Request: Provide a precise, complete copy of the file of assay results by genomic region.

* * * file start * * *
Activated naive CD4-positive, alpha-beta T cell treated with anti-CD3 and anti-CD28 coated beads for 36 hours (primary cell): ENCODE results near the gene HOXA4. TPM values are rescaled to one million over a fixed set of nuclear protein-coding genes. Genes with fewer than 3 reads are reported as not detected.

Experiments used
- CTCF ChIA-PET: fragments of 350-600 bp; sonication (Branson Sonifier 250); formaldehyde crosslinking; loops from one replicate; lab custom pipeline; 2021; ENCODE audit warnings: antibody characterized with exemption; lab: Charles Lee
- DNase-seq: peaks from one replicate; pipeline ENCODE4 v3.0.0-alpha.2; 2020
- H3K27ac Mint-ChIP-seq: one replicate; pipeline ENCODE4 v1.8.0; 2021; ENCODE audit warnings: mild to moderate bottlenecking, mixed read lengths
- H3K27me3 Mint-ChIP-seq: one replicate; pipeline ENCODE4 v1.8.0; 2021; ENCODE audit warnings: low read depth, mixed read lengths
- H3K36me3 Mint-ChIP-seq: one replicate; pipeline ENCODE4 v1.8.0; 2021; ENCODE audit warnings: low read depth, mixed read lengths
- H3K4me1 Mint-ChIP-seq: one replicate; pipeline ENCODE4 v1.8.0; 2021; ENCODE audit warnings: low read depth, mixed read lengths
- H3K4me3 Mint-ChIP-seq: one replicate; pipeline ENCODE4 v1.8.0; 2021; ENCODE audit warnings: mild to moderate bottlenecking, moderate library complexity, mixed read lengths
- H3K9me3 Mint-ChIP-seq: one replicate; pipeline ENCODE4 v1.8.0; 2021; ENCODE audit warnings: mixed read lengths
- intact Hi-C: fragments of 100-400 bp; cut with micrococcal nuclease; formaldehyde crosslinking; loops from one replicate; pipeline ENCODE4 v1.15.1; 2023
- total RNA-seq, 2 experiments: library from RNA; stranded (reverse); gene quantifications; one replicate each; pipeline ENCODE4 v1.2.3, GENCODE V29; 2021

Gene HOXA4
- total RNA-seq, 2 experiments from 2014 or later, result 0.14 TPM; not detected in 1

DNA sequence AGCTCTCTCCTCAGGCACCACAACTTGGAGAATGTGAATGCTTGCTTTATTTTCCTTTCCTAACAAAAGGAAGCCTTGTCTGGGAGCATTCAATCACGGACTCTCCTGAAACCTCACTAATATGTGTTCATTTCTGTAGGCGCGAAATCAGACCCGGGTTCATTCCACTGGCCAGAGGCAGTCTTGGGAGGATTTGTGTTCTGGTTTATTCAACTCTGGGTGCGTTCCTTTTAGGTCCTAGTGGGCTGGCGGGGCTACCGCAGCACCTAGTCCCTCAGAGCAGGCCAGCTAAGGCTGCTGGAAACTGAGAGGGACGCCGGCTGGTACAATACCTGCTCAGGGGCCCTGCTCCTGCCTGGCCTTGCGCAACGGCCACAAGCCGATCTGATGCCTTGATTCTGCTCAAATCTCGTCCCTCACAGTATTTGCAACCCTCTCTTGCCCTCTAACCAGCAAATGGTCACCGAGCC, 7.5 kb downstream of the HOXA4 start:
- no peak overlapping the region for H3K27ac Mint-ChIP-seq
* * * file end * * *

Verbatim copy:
Activated naive CD4-positive, alpha-beta T cell treated with anti-CD3 and anti-CD28 coated beads for 36 hours (primary cell): ENCODE results near the gene HOXA4. TPM values are rescaled to one million over a fixed set of nuclear protein-coding genes. Genes with fewer than 3 reads are reported as not detected.

Experiments used
- CTCF ChIA-PET: fragments of 350-600 bp; sonication (Branson Sonifier 250); formaldehyde crosslinking; loops from one replicate; lab custom pipeline; 2021; ENCODE audit warnings: antibody characterized with exemption; lab: Charles Lee
- DNase-seq: peaks from one replicate; pipeline ENCODE4 v3.0.0-alpha.2; 2020
- H3K27ac Mint-ChIP-seq: one replicate; pipeline ENCODE4 v1.8.0; 2021; ENCODE audit warnings: mild to moderate bottlenecking, mixed read lengths
- H3K27me3 Mint-ChIP-seq: one replicate; pipeline ENCODE4 v1.8.0; 2021; ENCODE audit warnings: low read depth, mixed read lengths
- H3K36me3 Mint-ChIP-seq: one replicate; pipeline ENCODE4 v1.8.0; 2021; ENCODE audit warnings: low read depth, mixed read lengths
- H3K4me1 Mint-ChIP-seq: one replicate; pipeline ENCODE4 v1.8.0; 2021; ENCODE audit warnings: low read depth, mixed read lengths
- H3K4me3 Mint-ChIP-seq: one replicate; pipeline ENCODE4 v1.8.0; 2021; ENCODE audit warnings: mild to moderate bottlenecking, moderate library complexity, mixed read lengths
- H3K9me3 Mint-ChIP-seq: one replicate; pipeline ENCODE4 v1.8.0; 2021; ENCODE audit warnings: mixed read lengths
- intact Hi-C: fragments of 100-400 bp; cut with micrococcal nuclease; formaldehyde crosslinking; loops from one replicate; pipeline ENCODE4 v1.15.1; 2023
- total RNA-seq, 2 experiments: library from RNA; stranded (reverse); gene quantifications; one replicate each; pipeline ENCODE4 v1.2.3, GENCODE V29; 2021

Gene HOXA4
- total RNA-seq, 2 experiments from 2014 or later, result 0.14 TPM; not detected in 1

DNA sequence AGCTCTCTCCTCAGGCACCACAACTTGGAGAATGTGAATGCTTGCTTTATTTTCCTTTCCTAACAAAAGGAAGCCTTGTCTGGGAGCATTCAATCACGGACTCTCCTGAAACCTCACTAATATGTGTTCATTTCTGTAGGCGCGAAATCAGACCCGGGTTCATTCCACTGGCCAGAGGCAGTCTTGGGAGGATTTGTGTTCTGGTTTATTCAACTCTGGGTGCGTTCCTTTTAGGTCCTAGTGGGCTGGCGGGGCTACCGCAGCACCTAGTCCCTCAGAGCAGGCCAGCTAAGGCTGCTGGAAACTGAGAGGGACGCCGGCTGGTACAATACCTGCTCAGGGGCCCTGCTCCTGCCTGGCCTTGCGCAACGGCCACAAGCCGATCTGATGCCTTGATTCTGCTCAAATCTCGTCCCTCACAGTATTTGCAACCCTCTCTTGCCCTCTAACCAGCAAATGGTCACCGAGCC, 7.5 kb downstream of the HOXA4 start:
- no peak overlapping the region for H3K27ac Mint-ChIP-seq